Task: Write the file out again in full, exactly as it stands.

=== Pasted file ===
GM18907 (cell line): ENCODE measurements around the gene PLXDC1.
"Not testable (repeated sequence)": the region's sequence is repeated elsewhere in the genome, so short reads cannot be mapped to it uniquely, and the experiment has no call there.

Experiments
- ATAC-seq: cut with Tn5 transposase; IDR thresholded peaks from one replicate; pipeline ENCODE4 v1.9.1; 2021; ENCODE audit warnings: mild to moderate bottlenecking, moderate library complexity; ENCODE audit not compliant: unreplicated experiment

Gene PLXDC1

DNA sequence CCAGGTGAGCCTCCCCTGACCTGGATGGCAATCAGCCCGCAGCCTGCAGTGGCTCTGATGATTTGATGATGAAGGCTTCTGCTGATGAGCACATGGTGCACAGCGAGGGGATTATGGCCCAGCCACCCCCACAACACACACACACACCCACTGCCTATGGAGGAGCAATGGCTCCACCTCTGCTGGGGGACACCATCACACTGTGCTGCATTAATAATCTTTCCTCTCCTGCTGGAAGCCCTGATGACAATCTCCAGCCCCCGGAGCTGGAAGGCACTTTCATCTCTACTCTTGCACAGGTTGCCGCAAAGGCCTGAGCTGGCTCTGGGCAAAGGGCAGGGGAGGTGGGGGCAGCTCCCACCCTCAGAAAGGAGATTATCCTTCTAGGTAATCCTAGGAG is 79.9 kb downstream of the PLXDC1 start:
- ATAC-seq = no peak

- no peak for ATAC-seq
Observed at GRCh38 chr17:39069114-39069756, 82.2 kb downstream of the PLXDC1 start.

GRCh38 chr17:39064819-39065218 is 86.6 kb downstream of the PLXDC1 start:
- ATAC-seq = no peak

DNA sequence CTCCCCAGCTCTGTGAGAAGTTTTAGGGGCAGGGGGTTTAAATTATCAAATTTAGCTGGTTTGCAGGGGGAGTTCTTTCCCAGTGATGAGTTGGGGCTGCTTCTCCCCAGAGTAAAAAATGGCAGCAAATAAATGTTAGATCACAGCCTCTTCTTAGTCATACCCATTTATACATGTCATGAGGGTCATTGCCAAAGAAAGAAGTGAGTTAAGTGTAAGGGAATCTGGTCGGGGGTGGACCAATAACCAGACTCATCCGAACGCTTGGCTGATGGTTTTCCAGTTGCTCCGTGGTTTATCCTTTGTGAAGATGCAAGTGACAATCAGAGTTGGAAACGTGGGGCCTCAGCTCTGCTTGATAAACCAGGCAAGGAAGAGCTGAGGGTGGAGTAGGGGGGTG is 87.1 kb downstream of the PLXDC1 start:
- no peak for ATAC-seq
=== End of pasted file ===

GM18907 (cell line): ENCODE measurements around the gene PLXDC1.
"Not testable (repeated sequence)": the region's sequence is repeated elsewhere in the genome, so short reads cannot be mapped to it uniquely, and the experiment has no call there.

Experiments
- ATAC-seq: cut with Tn5 transposase; IDR thresholded peaks from one replicate; pipeline ENCODE4 v1.9.1; 2021; ENCODE audit warnings: mild to moderate bottlenecking, moderate library complexity; ENCODE audit not compliant: unreplicated experiment

Gene PLXDC1

DNA sequence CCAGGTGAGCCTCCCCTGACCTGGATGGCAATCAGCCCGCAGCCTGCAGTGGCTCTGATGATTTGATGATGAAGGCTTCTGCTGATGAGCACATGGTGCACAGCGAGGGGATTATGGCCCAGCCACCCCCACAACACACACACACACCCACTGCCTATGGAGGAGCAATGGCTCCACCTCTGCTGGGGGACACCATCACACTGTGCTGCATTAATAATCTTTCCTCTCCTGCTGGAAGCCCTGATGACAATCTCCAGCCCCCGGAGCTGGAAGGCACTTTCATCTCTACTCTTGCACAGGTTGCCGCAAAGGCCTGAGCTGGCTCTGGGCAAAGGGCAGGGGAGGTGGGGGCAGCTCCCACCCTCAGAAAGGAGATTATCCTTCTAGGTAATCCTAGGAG is 79.9 kb downstream of the PLXDC1 start:
- ATAC-seq = no peak

- no peak for ATAC-seq
Observed at GRCh38 chr17:39069114-39069756, 82.2 kb downstream of the PLXDC1 start.

GRCh38 chr17:39064819-39065218 is 86.6 kb downstream of the PLXDC1 start:
- ATAC-seq = no peak

DNA sequence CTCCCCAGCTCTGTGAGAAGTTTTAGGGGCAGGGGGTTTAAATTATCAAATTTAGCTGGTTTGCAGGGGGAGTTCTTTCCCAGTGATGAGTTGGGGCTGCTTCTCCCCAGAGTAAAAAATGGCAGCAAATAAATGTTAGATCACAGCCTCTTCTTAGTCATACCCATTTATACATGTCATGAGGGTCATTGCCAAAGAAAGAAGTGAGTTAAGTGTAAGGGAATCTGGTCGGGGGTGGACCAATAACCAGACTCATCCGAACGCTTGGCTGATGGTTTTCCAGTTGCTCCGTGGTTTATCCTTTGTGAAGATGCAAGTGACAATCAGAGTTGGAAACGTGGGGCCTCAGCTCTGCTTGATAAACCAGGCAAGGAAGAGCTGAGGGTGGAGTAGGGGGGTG is 87.1 kb downstream of the PLXDC1 start:
- no peak for ATAC-seq